The NAACP this summer released a statement advising people of color against traveling to Missouri in light of recent events in the state and a new “Jim Crow Law” passed by Governor Greitens.
The law, SB 43, is a modification of another law on discrimination in the workplace based on sexual identity, gender identity, race, ethnicity and age that makes it more difficult for victims of discrimination to pursue justice. “Currently, under the Missouri Human Rights Act (MHRA), a practice is unlawful when the protected classification is a contributing factor in the decision to discriminate,” SB 43 reads. “This act changes that standard to the motivating factor. The motivating factor is defined to mean that the employee’s protected classification actually played a role in the adverse action or decision and had a determinative influence on the adverse decision or action. The person must further prove that such action was the direct proximate cause of the claimed damages.
In other words, in order to win a discrimination lawsuit against an employer or company, one has to have definitive proof such as a memo explicitly stating that a decision was made based on someone’s sexual identity, gender identity, race, ethnicity or age. Nimrod Chapel Jr., attorney and President of the Missouri NAACP, summed up the dangers of the bill in an interview with CBS, remarking that “nobody writes memos, or when they do it is so rare—and then getting that kind of evidence can be very, very difficult.” By putting the burden of proof on people of color facing discrimination, SB43 leaves them without recourse.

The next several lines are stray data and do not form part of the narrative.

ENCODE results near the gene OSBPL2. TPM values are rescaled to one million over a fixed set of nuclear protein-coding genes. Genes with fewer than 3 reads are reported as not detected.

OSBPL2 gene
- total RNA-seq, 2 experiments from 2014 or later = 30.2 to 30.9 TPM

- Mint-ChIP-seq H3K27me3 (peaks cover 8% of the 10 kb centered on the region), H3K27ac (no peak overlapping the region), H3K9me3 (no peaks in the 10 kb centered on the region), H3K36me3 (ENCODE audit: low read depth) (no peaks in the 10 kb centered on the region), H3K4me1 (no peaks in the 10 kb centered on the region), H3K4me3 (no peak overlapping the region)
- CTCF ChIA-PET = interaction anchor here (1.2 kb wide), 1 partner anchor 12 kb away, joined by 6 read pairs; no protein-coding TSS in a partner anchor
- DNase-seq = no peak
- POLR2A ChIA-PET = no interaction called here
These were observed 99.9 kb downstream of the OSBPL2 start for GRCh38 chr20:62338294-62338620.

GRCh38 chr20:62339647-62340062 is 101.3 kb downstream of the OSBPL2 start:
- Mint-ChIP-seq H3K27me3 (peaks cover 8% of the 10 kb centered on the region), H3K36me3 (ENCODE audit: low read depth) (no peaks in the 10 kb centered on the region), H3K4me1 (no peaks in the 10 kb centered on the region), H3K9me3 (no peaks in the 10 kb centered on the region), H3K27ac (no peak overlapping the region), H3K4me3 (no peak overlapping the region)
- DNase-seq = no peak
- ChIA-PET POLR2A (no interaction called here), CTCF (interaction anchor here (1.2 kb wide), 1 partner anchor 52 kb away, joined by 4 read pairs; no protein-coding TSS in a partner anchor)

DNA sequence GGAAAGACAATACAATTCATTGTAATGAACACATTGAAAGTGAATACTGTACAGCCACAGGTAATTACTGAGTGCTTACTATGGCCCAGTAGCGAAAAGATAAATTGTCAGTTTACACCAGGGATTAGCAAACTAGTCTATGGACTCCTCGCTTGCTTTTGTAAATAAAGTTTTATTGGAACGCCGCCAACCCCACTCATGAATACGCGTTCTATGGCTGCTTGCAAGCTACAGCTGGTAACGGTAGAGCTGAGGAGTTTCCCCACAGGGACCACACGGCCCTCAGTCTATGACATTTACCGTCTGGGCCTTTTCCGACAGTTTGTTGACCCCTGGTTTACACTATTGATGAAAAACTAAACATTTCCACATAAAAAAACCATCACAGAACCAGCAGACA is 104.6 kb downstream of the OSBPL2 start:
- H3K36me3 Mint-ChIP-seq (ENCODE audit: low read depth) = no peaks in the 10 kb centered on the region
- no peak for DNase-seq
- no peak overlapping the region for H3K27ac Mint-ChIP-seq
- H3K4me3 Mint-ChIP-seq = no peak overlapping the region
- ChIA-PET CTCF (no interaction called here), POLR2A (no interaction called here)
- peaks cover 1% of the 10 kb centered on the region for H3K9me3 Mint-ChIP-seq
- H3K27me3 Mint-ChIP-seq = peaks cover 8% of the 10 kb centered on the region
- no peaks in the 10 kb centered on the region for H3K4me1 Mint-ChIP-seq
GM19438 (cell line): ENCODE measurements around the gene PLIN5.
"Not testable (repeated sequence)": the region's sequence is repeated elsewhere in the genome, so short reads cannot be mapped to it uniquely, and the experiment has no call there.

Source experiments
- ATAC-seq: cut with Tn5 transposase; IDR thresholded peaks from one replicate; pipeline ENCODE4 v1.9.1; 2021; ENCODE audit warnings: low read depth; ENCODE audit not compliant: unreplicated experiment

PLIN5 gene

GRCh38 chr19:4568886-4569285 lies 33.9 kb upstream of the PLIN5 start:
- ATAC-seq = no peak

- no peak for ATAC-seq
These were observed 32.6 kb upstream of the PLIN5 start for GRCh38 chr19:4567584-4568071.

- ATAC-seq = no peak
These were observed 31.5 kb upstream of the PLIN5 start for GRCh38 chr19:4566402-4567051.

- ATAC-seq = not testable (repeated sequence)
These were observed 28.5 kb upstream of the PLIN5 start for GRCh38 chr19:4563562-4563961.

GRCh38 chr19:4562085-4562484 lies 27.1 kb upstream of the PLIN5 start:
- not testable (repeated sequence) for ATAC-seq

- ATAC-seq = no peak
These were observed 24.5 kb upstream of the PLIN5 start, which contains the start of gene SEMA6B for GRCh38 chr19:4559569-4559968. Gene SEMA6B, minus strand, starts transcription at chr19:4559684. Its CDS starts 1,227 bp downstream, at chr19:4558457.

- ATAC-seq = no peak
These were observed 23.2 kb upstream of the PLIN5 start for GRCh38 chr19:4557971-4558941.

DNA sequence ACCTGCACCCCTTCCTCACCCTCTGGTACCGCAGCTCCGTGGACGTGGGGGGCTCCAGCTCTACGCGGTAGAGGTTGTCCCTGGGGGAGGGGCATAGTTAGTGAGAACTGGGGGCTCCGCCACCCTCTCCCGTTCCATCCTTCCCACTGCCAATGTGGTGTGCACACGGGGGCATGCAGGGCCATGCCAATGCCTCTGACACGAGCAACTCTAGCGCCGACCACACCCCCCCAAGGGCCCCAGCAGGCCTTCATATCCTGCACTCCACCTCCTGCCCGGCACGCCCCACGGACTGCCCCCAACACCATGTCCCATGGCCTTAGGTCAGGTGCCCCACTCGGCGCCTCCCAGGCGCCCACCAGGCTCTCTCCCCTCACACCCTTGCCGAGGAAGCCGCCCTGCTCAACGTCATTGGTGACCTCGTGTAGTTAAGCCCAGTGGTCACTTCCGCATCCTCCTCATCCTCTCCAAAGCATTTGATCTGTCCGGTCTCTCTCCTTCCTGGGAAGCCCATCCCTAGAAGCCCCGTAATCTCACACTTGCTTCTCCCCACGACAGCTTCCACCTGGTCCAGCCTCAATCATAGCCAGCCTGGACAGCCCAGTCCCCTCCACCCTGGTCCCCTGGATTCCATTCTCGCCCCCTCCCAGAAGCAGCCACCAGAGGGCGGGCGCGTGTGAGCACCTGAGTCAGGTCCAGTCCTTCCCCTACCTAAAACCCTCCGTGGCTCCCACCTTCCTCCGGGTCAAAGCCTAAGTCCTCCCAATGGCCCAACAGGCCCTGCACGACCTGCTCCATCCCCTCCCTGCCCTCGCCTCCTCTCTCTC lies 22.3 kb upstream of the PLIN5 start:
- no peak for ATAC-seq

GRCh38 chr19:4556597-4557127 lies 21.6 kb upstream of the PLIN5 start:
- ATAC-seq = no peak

“A travel advisory has been issued in the State of Missouri due to the sad passage of Senator Gary Romine’s Jim Crow Bill–SB 43–and recent events throughout Missouri,” the NAACP’s travel warning reads. “The advisory means each individual should pay special attention while in the state of Missouri and certainly if contemplating spending time in Missouri. Unlike seasonal weather advisories, where no unnecessary travel on city streets or parking might be directed, the NAACP wants to make Missourians and our visitors aware of looming danger.” This travel advisory is the first of its kind—warning against travel to a single state due to discrimination.
The statement goes on to cite troubling incidents that have recently occurred in the state—including the 2015 protests when then-president of the University of Missouri Tim Wolfe failed to address harassment faced by students of color on the campus, an incident in May where racial slurs were spray-painted onto the windows of a barber shop owned by Black man, the arrest and subsequent death of a man driving from Tennessee who became stranded in Missouri and a recent report that Black drivers are more likely to be pulled over than others in Missouri.
Though the travel advisory has been in effect since June, SB 43 is not effective until August 28. The travel advisory is effective “at least” until Aug 28—if the bill is vetoed prior, the NAACP will revise the advisory.